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July 29th, 2020
At what point in the pursuit of a solution do you give up? This is a tricky question for many sticky reasons. Exploring possible answers can easily lead you down a rabbit hole regarding IQ, genetics, group differences, and a lot of touchy science, the lot of which isn’t interpreted with a blanket of stellar wisdom. The musings here seek to deal with none of these things, because they all disappear when we consider just a single individual. The answer to that question: when do you give up? Requires a purely personal response from individual to individual no matter what ties of biology, culture and circumstance bind or separate us.
The question is specifically, when do YOU give up?
Such a question boils down to an examination of individual attention: how much attention are you willing to pour into the issue, in order to understand it, solve it, grow from it?
This could imaginably be classified with a number. We can ask further: How much time did you spend on the most difficult problem you’ve ever solved?
This perhaps simplifies things too much. There are things that we could solve given more time, indeed that’s the entire point we’re circling, but many things just don’t warrant the attention required for a solution.
Then of course there are other things that are in line with our desires, reflective of our wants, things that we are willing to go extra miles and marathons in order to make the issue concede to our effort, to bend reality in a particular way. What determines the difference in our personal taste for problems to solve?
Unfortunately, there’s an issue of even greater pestilence: the vast majority of people don’t have free rein on the time allotted to their attention. Much of our lives, and therefore out attention is dedicated to the solution of uninteresting problems that we are under duress to solve due to a paycheque or a grade in school. Far more influential is the fact that we often don’t have the opportunity to ply our attention to conundrums of real interest.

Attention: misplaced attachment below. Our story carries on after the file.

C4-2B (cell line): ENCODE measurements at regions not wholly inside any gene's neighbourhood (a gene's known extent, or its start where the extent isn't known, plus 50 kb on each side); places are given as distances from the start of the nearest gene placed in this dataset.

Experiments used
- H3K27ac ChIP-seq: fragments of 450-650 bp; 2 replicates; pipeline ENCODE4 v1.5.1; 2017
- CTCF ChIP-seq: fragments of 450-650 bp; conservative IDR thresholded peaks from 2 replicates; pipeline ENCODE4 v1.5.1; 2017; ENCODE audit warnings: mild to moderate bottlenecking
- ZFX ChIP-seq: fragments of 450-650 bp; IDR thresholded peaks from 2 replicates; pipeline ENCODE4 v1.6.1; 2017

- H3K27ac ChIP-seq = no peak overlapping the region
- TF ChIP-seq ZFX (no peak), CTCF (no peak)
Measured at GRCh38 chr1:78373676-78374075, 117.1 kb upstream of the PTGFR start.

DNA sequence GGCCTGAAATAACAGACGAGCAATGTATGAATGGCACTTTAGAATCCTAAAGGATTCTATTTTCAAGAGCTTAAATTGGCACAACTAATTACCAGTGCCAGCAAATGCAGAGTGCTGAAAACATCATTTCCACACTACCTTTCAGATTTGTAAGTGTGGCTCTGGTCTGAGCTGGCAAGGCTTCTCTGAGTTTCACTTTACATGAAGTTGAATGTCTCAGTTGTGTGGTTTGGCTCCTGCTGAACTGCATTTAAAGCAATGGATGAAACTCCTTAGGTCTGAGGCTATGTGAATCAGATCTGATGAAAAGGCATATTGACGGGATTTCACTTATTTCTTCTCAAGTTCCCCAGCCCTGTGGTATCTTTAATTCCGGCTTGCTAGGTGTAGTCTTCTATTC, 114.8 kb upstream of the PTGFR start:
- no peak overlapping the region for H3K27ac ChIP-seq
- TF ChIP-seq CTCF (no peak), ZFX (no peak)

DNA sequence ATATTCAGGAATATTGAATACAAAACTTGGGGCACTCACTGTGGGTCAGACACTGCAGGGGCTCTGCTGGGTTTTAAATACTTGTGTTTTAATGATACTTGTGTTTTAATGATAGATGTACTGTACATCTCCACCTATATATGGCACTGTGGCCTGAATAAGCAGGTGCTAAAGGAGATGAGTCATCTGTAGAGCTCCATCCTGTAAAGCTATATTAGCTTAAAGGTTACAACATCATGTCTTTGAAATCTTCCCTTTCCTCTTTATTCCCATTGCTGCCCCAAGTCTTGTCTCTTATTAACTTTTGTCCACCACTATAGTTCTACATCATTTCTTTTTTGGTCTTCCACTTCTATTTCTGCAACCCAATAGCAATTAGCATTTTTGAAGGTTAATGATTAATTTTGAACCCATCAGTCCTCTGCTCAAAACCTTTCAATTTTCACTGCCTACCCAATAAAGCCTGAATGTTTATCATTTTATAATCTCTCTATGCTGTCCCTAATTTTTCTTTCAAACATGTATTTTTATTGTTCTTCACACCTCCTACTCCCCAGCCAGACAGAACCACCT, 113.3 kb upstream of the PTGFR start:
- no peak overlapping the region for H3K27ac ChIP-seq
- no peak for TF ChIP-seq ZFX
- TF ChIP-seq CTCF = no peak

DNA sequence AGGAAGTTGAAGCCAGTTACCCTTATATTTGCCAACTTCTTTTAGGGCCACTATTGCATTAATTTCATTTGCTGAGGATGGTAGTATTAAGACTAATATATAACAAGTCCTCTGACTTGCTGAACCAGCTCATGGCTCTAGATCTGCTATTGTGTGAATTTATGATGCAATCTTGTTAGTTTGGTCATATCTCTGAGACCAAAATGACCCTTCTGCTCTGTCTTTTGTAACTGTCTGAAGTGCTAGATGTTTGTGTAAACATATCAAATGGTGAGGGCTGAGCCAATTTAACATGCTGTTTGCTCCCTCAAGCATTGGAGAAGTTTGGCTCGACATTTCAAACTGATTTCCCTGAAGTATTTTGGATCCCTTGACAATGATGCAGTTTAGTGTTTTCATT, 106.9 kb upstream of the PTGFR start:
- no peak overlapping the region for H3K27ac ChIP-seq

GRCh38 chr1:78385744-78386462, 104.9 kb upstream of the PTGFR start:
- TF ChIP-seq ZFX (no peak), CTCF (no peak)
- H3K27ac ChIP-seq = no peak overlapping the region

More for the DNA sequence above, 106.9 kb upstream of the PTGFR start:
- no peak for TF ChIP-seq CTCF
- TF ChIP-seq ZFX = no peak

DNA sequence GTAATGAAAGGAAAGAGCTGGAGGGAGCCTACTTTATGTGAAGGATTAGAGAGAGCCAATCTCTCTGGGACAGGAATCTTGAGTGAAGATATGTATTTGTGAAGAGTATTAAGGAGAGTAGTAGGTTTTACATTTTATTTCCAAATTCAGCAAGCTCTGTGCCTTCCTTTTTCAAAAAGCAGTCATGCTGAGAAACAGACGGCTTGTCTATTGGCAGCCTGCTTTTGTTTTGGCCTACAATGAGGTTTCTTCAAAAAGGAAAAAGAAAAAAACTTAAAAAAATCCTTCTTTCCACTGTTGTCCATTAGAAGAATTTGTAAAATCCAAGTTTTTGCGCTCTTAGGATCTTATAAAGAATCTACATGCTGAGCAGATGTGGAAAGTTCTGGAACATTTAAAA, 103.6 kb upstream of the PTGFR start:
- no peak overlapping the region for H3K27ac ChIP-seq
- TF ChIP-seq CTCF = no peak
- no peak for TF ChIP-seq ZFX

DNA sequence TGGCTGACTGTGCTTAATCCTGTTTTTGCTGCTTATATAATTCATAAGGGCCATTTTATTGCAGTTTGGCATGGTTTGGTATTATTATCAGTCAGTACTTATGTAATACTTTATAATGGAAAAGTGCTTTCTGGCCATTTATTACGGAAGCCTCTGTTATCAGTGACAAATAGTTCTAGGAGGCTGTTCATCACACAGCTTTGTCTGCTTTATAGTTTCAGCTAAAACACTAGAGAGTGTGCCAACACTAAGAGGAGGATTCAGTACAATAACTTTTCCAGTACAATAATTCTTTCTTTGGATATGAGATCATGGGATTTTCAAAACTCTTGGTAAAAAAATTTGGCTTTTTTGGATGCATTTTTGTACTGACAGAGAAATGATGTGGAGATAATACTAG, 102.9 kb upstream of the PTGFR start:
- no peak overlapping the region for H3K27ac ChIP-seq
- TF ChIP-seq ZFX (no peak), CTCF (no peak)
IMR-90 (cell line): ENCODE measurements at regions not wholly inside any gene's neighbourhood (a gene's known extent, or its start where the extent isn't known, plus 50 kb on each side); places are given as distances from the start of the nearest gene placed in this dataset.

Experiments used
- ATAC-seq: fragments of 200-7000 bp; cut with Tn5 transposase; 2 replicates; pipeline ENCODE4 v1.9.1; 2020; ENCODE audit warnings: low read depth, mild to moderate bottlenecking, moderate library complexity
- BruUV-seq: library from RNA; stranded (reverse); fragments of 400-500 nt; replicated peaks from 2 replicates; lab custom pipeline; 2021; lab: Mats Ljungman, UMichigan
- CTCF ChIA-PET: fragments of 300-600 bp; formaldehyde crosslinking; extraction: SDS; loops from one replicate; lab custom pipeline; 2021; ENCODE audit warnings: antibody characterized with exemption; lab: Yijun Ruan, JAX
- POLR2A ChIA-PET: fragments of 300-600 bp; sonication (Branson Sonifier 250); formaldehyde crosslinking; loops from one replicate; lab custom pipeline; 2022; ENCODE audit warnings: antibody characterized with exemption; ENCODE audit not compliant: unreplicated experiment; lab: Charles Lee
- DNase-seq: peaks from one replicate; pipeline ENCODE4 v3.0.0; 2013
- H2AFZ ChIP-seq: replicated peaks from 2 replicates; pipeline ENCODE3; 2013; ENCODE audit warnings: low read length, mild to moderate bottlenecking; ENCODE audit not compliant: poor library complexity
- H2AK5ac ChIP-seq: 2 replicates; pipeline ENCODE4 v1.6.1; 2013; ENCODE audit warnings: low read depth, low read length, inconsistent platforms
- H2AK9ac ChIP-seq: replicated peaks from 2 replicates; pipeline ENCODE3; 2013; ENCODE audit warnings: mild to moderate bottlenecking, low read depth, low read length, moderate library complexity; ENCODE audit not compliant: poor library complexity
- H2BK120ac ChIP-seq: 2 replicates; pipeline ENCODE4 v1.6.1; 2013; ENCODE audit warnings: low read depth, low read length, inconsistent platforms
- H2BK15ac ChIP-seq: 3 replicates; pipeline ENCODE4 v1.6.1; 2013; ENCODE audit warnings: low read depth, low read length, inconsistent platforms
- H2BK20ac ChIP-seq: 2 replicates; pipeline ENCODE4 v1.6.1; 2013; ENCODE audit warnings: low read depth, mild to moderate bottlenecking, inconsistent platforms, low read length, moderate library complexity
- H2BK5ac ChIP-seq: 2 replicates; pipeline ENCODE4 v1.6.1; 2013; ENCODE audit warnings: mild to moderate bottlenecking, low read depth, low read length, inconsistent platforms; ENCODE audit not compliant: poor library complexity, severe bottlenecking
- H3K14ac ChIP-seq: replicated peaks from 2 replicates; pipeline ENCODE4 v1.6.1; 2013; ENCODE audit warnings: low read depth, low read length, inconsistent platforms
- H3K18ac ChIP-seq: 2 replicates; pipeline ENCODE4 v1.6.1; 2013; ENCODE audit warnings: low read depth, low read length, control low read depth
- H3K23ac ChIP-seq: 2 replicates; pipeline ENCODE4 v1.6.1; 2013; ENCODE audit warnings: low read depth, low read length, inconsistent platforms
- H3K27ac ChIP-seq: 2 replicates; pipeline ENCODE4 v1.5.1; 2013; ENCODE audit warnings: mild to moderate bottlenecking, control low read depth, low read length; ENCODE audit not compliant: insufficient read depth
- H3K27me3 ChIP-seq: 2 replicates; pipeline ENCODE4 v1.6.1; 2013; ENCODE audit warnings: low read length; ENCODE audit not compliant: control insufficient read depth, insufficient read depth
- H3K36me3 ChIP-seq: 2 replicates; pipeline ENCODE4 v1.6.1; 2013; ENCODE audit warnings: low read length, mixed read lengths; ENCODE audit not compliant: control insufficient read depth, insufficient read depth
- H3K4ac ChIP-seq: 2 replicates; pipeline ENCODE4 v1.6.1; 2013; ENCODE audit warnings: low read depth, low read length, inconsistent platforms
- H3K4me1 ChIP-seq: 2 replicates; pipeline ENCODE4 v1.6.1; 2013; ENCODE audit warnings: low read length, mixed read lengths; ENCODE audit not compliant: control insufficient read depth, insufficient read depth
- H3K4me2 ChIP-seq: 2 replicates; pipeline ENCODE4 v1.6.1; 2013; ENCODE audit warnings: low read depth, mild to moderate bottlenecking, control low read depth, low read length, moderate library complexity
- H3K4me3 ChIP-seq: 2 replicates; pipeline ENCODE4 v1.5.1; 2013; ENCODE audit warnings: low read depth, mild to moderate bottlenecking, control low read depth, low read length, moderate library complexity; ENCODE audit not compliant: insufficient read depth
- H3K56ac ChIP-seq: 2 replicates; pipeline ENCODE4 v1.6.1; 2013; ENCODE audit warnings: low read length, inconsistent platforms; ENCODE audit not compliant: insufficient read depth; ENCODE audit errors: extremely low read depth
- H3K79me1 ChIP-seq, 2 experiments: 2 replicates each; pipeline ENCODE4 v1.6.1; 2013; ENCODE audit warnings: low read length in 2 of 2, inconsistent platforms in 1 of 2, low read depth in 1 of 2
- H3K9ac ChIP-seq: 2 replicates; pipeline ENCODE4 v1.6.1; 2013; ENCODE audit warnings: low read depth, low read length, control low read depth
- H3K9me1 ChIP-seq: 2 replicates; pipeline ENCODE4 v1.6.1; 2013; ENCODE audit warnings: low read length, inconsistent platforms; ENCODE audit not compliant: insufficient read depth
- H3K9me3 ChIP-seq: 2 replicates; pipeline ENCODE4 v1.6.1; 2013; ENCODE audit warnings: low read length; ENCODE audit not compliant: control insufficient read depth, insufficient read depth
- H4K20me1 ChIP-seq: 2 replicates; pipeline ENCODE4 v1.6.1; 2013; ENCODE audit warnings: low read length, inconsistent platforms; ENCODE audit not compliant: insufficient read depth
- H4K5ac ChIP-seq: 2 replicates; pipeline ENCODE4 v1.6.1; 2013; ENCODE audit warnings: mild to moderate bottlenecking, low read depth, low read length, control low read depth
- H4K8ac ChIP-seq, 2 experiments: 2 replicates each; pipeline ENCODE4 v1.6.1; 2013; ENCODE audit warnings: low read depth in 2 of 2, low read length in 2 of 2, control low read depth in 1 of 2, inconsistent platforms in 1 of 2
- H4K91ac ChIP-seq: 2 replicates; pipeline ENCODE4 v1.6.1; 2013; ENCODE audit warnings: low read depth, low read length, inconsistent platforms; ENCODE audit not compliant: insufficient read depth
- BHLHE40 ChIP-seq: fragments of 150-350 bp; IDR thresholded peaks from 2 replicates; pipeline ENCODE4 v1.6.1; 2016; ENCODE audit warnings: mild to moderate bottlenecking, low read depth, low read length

This is perhaps the primary problem that we should whet our attention against, but alas, obligations of family and work, and mortgages, and bills rope us into ways of being that confine our attention to a specific rhythm of tasks - boring problems that need to be solved for it’s placement in a larger organization.
This routine becomes so entrenched in people that when given a long reprieve, the attentional powers of the individual are warped to the needs of dictation, and the attention has lost its ability to dictate itself. Just think: have you ever known a child, or can you even think of a child being at a total loss about how to play? Of course not: when it comes to curiosity, children are masters of attention, pulled in every direction, restless for discovery and discontent only with standing still.
Then of course children enter the school system, designed after the industrial factory, especially in terms of attention. Being on time is really a training of attention more than anything else, and being able to call out ‘present’ in response to your name at the beginning of class is mostly an act of fitting attention into a systematic set of boxes.
It begs to wonder: would people, children, teenagers be more apt to tackling interesting and meaningful problems if we weren’t rigorously training their attention with this systematic set of timed boxes, each equipped with a lacklustre subject that extends not just through school, but through most professions?
What would your attention be like if it were freed from constraints? Perhaps uncomfortable and destabilizing. But what if you’d never had your attention crushed into the iterative confines of modern life? What would have happened if you attention had enjoyed free rein uninterrupted from the beginning?
Would your ability to turn that attention upon a difficult problem be less, or would it be greater?